It's probably too much to say that any stock is "recession-proof," since virtually every stock plunged during the early stages of the pandemic, when the crisis rapidly pushed the country into a recession. Yet the speed at which some businesses rebounded does show that there are indeed recession-resistant stocks.

The three companies below could very well be just the sort of investments you're looking for to cushion your portfolio the next time the bottom drops out of the market.

Man holding head as stock markets decline

Image source: Getty Images.

1. Apple

Back when Apple (NASDAQ:AAPL) was just a maker of pricey niche computers, it would have never been considered a recession-beating stock. But since then, of course, it has diversified across consumer electronics and the digital entertainment ecosystem. Now, Apple and its products are so embedded in the lives of its fans that not even the closure of all of its brick-and-mortar retail stores could derail it.

For the company's fiscal fourth quarter, which ended Sept. 26, revenue came in at a record $64.7 billion. As CEO Tim Cook noted, "Despite the ongoing impacts of COVID-19, Apple is in the midst of our most prolific product introduction period ever."

While Apple Stores had mostly reopened by fiscal Q4, Cook also pointed out that the rest of the year "established new all-time records for revenue, earnings per share, and free cash flow."

The tech giant's ability to grow in an environment that ground down many other businesses is a testament to the brand loyalty it inspires, and the stickiness of its ecosystem. Once you're enmeshed in it, it's not easy to extricate yourself -- and most Apple users don't want to.

Even after paying out $14 billion in dividends in fiscal 2020, Apple still has more than $38 billion in cash sitting in the bank, a large enough buffer to see it through tough times and perhaps allow it to make some acquisitions as well.

2. Facebook

Facebook (NASDAQ:FB) has proven its ability to weather fierce storms despite being the social network people love to hate. 

While other media outlets bemoaned the collapse in advertising spending as the pandemic led companies to rein in their marketing,  advertisers keep flocking to Facebook. During the April-June quarter, when the economic pain of the crisis was at its most acute, the social networking giant's ad revenue rose 10% year over year to $18.3 billion. In the third quarter, it shot 22% higher to $21.2 billion.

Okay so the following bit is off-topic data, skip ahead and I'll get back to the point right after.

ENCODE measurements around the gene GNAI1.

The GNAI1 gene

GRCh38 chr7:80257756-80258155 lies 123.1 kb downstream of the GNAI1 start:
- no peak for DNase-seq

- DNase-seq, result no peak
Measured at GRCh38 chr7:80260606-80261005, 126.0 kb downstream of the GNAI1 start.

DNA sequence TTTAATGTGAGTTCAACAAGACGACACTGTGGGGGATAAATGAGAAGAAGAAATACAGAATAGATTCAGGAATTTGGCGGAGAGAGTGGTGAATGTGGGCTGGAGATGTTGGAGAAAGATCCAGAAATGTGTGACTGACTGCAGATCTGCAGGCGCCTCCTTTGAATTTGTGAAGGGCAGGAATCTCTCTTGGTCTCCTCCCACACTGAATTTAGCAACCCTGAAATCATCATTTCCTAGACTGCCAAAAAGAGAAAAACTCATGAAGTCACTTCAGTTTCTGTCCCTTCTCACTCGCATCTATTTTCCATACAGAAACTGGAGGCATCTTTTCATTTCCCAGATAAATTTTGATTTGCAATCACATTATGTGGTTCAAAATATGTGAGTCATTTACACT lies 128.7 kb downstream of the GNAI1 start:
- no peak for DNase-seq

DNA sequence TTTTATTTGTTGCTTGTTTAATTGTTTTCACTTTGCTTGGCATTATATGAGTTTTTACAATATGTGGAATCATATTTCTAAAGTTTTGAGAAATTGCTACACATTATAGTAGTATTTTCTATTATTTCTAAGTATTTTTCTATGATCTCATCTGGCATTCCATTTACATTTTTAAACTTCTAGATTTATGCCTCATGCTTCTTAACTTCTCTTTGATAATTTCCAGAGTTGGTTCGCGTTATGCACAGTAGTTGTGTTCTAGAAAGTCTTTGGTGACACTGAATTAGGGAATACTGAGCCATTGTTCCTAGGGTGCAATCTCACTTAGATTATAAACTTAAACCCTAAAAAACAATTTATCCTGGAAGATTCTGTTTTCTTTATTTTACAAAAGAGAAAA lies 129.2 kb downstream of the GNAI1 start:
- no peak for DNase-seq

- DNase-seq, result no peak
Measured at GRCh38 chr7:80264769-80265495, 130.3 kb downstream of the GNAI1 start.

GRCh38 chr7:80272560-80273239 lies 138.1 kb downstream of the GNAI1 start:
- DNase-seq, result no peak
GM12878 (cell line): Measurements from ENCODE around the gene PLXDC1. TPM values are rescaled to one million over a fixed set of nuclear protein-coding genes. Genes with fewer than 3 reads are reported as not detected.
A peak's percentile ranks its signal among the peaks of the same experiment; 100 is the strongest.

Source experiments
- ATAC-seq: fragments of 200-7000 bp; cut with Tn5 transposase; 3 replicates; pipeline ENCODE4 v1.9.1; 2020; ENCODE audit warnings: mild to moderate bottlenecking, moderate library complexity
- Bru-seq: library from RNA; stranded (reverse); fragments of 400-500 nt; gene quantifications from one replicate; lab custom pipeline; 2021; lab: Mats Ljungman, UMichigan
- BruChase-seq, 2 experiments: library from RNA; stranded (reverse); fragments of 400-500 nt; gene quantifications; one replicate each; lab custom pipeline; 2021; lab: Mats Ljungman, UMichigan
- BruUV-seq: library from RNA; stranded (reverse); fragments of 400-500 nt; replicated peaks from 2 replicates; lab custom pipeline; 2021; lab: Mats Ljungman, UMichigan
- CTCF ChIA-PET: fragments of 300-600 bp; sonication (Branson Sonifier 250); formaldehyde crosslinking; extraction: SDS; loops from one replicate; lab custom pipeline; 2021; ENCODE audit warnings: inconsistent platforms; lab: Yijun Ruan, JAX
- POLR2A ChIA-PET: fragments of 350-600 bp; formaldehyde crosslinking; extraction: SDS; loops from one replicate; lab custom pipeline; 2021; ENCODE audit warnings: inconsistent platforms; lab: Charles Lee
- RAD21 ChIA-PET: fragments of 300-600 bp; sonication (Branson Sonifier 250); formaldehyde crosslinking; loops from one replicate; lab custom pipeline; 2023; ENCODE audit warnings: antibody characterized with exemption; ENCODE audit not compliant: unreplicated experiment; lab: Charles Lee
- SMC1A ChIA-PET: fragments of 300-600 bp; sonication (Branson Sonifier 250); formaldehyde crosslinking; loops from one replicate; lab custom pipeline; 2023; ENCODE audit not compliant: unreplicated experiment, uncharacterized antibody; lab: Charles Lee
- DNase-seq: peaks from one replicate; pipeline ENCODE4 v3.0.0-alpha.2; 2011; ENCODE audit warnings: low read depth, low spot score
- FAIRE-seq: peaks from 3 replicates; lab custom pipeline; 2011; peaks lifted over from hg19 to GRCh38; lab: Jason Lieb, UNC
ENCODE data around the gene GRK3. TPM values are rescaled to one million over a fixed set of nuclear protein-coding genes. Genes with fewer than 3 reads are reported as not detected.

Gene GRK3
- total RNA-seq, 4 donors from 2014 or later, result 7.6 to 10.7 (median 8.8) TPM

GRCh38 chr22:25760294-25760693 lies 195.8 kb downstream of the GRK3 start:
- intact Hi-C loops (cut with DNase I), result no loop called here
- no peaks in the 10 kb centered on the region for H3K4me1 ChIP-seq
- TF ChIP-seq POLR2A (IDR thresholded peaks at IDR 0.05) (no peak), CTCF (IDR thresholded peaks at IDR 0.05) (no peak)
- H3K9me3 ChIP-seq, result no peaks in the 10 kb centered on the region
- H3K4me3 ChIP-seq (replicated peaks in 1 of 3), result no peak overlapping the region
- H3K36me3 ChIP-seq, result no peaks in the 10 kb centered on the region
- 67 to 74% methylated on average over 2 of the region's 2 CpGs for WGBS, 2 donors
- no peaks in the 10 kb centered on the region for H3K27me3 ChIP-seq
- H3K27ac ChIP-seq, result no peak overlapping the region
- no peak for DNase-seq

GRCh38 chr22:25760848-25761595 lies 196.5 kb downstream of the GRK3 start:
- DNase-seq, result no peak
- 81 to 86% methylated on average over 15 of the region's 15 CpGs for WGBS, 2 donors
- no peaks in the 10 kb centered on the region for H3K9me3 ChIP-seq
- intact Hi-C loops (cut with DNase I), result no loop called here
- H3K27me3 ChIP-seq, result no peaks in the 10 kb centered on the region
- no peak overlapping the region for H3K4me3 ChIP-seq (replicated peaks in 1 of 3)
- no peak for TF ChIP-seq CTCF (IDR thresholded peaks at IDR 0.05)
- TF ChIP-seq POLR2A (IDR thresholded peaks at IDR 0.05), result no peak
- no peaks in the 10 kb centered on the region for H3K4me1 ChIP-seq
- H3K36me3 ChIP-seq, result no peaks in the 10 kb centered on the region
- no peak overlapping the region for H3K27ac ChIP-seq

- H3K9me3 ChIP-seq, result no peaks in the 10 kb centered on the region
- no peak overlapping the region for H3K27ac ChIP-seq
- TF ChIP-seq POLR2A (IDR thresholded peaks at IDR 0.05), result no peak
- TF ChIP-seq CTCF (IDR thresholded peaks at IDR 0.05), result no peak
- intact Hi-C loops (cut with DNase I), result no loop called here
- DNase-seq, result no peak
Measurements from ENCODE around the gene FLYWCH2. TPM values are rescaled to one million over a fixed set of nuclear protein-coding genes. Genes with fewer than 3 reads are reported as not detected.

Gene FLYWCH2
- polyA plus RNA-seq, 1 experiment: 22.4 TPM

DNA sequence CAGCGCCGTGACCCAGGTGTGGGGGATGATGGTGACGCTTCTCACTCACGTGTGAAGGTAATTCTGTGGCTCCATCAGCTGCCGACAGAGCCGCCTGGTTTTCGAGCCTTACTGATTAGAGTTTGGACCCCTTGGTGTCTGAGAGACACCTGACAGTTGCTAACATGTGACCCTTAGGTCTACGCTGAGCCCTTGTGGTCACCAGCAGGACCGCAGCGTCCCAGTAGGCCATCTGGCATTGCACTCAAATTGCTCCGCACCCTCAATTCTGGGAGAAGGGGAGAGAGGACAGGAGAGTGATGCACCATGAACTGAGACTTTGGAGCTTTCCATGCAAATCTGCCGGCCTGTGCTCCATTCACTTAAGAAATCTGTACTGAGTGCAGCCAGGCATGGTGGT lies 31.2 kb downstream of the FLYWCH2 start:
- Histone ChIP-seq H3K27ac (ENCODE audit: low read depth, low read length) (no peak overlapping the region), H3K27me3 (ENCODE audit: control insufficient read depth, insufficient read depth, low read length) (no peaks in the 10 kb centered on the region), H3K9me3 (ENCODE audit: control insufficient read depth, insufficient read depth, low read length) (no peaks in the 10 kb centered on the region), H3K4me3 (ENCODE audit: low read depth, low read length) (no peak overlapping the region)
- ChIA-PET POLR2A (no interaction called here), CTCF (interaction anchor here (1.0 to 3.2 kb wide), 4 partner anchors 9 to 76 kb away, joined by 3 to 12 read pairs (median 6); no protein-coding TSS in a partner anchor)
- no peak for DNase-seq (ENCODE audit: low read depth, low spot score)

That's likely because the daily average user figures for Facebook's various platforms continued to grow, and because the pandemic has made people even more reliant on such digital tools to keep in touch with one another.

Moreover, apps like WhatsApp and Instagram exert significant influence on their users' daily habits. As they expand their reach, Facebook will keep looking for ways to monetize their audiences.

Not every recession will look like this one, but Facebook has again shown how firmly it's embedded in the lives of billions of people worldwide, making it a solid stock to be holding when the next downturn hits.

3. Procter & Gamble

What the cases of Apple and Facebook demonstrate is that when the chips are down, the companies that thrive are the ones that are integral to people's daily lives. That certainly applies to Procter & Gamble (NYSE:PG).

Procter & Gamble's portfolio of essential consumer products includes Crest toothpaste, Tide laundry detergent, and Pampers diapers -- and even in hard times, those aren't the sort of things people decide to go without. In its fiscal 2021 first quarter, which ended Sept. 30, organic sales rose 9%. That led to a 22% rise in currency-adjusted earnings per share.

Foundational to that strong performance were P&G products that are used day in and day out, and that have become the No. 1 or No. 2 brands in their respective categories.

Procter & Gamble's stock is now up by about 10% year to date (and up almost 50% from its March low point), and at 23 times forward earnings estimates, it trades at a slight discount to rivals such as Colgate-Palmolive, which goes for 26 times forward P/E. Because the two companies are similarly situated, that makes P&G stock arguably a slightly better bargain.

At current share prices, Procter & Gamble's dividend yields 2.3% annually, again, slightly ahead of Colgate-Palmolive, which yields 2%. P&G made its first payout in the late 1880s, and has raised its dividend annually for more than 60 years straight. That's the kind of solid financial performer that investors should seek out when looking for safe stocks to own during a recession.

This article represents the opinion of the writer, who may disagree with the “official” recommendation position of a Motley Fool premium advisory service. We’re motley! Questioning an investing thesis -- even one of our own -- helps us all think critically about investing and make decisions that help us become smarter, happier, and richer.